Tuesday, 3 June 2014

Melbourne Wine Afternoon

I love visiting Melbourne.  Not sure I could live there as I am a 'cold frog', but I definitely enjoy every visit I have to this vibrant cultural hub.  Although this particular trip was primarily for a weekend conference with little free time, I did manage to make the most of my one free afternoon to check out a few wine bars with a good friend of mine (luckily she drinks wine).

Having limited knowledge of the 'go-to' places and being even further limited by the fact that it was a Sunday afternoon (some places on my to-do list were closed), we managed to wing our way pretty well.  Our first stop was Campari House on Hardware Lane in the CBD. It was miserable, drizzly weather on this particular afternoon, so we were definitely keen for some comforting Italian-inspired fare, making Campari House a welcoming option.  

St Hubert's Chardonnay was a nice surprise, as I was not sure of the wine's origin, it being the blackboard special of the day.  Turns out it is a highly rated Yarra Valley specimen.    The wine was elegant enough and ballsy enough at the same time, displaying complex oak aromas to complement fruit flavours of crisp nashi pear. 

We were sitting on outside benches and cooling down slightly, so the next choice was a Tuscan Sangiovese which we enjoyed with chicken liver pate and califlower/gorgonzola croquettas.  Definitely a food wine, it was lovely and savoury.  In a past life I would have avoided this choice and called it 'watery', but thanks partly to my friend Jody being partial to a lighter red style and also to the fact that I think I am developing a much broader appreciation of wine styles, it came off a treat.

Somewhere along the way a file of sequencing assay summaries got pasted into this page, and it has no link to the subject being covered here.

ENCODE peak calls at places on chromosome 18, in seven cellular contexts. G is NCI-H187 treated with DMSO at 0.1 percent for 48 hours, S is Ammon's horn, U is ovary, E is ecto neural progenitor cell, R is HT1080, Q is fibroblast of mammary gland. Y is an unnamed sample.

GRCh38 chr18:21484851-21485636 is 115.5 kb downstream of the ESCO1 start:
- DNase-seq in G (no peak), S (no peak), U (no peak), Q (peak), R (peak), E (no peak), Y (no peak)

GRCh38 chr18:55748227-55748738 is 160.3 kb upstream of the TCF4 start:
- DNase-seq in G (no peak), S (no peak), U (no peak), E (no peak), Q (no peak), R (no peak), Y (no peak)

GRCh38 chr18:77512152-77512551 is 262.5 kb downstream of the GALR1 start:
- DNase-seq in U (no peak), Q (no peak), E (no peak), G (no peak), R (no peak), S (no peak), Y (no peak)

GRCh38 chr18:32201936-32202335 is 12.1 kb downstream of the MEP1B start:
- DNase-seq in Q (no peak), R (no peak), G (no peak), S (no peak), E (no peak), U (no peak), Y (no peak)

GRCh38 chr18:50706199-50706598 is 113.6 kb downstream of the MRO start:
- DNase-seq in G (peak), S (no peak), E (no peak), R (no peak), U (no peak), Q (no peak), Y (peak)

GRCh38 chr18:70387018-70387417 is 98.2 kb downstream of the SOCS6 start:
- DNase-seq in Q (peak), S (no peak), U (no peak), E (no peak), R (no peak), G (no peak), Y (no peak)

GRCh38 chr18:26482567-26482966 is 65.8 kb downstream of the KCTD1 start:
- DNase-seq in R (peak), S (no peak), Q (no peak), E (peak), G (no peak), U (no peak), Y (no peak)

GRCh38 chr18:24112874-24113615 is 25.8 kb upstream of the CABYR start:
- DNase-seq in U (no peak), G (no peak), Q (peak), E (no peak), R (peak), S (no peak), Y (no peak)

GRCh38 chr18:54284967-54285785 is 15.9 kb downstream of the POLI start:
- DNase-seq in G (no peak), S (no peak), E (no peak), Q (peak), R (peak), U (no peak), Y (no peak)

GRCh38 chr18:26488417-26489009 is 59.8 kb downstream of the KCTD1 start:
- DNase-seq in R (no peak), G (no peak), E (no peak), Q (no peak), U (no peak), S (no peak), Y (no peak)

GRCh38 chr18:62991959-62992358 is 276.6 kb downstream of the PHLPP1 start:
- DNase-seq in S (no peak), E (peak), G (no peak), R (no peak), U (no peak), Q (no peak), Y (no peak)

Our next destination was a bit of an unknown.  I had noticed a cute little wine bar just around the corner from the hotel at which I had been conferencing, so we headed to Bourke Street to check it out.  The facade is so tiny, it is very easy to miss Ombra Salumi Bar.  On entering, I was interested to learn the difference between 'salumi' and 'salami' from an excerpt on their rustic wall.  Salumi refers to salted and dry-cured meats, whilst salami is a sub-set of salumi, being a cured sausage made from ground pork.  In saying that, both are traditionally foods that maximise the use of every part of the animal and also extend the life of the meat.  This is part of Ombra's philosophy of preservation (both food and culture) and enjoyment.

We decided to start with a white wine (Falanghina) accompanied by Pizza Bianco. Falanghina is reputed to be the grape variety behind the most famous ancient Roman wine 'Falernian'.  It is known for its aromatic, citrus notes, however our example was quite a surprise.  I found it aromatic, but savoury, rather than crisp with acidity.  

Following from our ancient Roman encounter, our red wine of choice was a tangy Barbera d'Alba, kindly served with a free plate of aperitivo to keep us going.  Again, a very red, the conjured up dreams of enjoying a bottle at a small Osteria in Italy, overlooking the Piedmont countryside.

Pelligrini's Espresso Bar
To maintain our Italian theme, we decided to stop in at nearby coffee institution: Pelligrini's Espresso Bar.  Like everyone else, we crammed in at one of the wooden stools and ordered our coffee straight across the bar.  I was transported back to my visit to Italy a few years ago. Coffee was just what we needed to balance out our afternoon of wine and tapas indulgence (plus I was flagging and it was only 6pm)!